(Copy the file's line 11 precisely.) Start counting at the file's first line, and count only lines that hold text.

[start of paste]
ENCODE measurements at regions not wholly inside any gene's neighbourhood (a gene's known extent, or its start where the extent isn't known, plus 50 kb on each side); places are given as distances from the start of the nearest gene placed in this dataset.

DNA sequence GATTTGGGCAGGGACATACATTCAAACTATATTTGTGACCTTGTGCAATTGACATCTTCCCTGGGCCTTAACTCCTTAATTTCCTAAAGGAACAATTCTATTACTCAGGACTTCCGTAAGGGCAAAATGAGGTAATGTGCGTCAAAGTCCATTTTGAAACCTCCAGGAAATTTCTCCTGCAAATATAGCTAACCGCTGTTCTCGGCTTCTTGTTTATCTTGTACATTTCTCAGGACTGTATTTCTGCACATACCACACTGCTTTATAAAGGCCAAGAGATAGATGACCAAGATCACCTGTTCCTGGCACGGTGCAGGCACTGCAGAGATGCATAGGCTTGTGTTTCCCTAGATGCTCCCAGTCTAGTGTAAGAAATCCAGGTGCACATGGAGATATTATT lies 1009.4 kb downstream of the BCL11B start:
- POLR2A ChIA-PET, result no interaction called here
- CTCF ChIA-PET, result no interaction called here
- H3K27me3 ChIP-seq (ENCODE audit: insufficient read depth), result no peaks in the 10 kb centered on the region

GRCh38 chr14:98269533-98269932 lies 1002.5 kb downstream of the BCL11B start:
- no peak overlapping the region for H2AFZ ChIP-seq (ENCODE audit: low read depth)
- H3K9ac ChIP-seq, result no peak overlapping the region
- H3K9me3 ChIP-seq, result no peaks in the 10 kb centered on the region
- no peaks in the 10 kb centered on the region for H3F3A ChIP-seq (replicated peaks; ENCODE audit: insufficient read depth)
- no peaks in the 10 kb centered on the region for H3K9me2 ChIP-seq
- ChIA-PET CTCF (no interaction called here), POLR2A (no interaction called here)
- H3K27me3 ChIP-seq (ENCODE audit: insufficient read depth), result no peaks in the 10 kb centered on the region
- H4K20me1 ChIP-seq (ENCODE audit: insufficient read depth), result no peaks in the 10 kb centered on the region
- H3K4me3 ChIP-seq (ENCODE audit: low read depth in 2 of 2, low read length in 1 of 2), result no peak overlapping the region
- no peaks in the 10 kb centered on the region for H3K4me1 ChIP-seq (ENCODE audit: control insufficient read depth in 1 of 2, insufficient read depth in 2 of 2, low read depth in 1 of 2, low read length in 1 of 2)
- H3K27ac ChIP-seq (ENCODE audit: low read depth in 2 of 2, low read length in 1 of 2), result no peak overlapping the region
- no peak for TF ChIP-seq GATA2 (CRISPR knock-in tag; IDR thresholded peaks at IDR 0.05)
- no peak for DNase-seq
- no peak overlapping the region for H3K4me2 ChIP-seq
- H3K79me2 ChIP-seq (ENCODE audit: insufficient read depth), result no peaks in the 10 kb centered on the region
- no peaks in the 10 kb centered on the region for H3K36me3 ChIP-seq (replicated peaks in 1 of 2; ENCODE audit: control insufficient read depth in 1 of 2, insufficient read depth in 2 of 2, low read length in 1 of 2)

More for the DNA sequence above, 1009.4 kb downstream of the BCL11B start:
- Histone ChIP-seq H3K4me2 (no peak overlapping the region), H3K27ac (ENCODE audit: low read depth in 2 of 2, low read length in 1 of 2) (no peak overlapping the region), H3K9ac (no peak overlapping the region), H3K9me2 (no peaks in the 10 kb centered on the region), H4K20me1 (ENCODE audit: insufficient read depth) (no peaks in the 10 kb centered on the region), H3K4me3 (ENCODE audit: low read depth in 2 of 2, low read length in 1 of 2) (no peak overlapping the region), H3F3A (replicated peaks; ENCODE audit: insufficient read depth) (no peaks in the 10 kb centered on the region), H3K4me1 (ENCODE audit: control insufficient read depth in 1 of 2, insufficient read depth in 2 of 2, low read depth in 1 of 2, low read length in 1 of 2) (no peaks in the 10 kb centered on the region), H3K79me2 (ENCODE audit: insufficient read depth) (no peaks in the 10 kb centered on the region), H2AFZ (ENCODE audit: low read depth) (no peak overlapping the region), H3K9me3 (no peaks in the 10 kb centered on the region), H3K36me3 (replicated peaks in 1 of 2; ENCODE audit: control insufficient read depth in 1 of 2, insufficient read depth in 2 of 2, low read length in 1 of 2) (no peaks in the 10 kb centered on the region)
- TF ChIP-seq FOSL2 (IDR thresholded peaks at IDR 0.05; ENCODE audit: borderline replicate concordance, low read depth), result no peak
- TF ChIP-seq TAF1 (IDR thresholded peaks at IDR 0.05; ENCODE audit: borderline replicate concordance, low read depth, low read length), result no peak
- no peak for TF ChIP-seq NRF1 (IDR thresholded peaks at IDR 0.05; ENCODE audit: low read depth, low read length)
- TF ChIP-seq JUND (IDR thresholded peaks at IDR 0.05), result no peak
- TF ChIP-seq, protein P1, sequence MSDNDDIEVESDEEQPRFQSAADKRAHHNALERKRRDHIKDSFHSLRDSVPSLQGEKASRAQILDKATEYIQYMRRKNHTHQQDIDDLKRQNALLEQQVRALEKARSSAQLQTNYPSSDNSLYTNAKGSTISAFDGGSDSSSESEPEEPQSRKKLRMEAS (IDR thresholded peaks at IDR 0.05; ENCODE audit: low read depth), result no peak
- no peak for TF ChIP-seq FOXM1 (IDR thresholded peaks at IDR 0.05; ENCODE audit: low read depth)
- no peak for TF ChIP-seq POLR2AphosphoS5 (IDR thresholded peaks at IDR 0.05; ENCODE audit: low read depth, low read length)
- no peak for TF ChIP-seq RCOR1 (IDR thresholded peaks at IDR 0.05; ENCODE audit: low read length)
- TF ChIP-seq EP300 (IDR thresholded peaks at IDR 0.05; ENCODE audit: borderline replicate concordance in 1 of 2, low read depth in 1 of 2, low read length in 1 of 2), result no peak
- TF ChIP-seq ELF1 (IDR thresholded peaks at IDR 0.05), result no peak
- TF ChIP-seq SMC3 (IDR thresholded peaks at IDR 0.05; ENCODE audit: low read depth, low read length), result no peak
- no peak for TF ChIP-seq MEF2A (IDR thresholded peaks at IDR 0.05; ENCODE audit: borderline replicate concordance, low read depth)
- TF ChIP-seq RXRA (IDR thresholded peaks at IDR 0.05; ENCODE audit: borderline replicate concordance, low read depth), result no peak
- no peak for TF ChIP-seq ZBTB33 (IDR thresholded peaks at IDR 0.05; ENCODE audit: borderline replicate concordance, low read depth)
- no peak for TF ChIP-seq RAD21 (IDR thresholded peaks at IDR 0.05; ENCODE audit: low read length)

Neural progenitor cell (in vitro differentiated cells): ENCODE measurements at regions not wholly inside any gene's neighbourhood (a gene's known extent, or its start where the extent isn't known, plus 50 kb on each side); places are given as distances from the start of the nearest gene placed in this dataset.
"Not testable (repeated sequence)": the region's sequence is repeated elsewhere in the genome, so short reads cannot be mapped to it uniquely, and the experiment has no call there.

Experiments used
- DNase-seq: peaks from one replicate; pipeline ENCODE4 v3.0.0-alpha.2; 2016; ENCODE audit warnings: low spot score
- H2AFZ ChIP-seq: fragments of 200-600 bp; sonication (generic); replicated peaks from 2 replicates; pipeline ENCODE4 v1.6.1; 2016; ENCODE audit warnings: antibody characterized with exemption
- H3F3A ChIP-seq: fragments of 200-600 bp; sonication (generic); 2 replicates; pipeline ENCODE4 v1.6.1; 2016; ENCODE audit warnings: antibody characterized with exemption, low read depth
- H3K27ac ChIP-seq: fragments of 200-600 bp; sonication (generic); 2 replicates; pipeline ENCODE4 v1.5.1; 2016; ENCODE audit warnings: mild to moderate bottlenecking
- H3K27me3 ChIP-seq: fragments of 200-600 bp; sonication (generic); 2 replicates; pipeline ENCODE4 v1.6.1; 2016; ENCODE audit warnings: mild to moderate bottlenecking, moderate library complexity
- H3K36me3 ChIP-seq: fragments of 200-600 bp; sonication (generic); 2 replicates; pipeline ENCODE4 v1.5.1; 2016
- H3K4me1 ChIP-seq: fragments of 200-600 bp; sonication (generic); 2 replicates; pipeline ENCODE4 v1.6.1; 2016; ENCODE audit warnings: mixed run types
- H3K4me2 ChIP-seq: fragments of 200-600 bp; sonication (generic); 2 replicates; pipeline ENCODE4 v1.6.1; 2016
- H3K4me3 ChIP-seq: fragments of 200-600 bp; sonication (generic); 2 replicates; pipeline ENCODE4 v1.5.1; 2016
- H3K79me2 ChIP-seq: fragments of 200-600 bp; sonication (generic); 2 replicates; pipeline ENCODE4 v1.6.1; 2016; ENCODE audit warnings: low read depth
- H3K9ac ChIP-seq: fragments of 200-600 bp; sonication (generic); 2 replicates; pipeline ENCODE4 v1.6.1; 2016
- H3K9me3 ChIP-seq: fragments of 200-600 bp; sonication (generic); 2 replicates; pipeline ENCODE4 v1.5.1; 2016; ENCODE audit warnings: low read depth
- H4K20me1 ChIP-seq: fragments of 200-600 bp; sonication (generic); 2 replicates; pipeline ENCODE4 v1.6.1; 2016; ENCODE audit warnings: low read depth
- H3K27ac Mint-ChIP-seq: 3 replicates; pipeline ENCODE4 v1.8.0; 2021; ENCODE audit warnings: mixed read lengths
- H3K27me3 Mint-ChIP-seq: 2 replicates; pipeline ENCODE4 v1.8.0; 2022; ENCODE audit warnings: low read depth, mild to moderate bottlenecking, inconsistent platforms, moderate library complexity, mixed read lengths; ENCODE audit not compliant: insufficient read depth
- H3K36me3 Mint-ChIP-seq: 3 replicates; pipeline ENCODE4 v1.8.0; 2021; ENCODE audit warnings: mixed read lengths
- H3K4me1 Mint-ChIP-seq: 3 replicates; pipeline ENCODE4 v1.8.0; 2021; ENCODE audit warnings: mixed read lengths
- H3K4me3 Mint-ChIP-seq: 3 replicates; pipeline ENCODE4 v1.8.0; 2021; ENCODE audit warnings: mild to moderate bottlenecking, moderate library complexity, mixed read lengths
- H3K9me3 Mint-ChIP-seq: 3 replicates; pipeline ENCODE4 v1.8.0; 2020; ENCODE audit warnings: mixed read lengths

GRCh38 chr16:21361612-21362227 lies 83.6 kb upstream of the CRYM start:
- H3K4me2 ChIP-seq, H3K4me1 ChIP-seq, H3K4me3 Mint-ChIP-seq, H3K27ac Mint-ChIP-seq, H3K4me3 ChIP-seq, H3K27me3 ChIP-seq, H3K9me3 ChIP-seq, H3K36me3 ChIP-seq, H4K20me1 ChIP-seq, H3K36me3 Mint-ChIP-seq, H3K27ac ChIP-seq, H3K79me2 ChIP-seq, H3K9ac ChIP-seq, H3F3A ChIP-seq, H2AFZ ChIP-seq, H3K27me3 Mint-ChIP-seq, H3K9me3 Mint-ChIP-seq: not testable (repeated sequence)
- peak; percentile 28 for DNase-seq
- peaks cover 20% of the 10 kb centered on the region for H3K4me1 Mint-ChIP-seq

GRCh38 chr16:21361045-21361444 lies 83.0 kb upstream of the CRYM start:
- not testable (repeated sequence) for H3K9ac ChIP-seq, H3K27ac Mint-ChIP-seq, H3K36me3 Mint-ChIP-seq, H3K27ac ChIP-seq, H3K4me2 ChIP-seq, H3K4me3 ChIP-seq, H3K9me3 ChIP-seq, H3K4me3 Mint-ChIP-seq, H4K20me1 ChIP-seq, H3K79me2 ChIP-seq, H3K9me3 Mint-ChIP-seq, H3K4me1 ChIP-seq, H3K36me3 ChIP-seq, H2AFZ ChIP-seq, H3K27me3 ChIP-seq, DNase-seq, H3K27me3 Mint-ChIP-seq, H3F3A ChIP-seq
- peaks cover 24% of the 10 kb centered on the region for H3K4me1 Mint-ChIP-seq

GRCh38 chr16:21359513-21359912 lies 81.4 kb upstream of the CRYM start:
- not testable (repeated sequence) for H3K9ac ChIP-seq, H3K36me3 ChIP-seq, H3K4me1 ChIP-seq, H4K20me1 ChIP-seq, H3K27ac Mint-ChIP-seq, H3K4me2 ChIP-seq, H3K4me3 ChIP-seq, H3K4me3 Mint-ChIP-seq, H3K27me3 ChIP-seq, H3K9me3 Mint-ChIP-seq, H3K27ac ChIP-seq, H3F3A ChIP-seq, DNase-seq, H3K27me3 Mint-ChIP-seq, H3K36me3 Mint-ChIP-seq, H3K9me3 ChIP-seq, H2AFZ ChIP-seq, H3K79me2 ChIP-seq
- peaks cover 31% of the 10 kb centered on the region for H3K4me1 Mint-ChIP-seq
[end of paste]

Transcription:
- no peaks in the 10 kb centered on the region for H3K9me2 ChIP-seq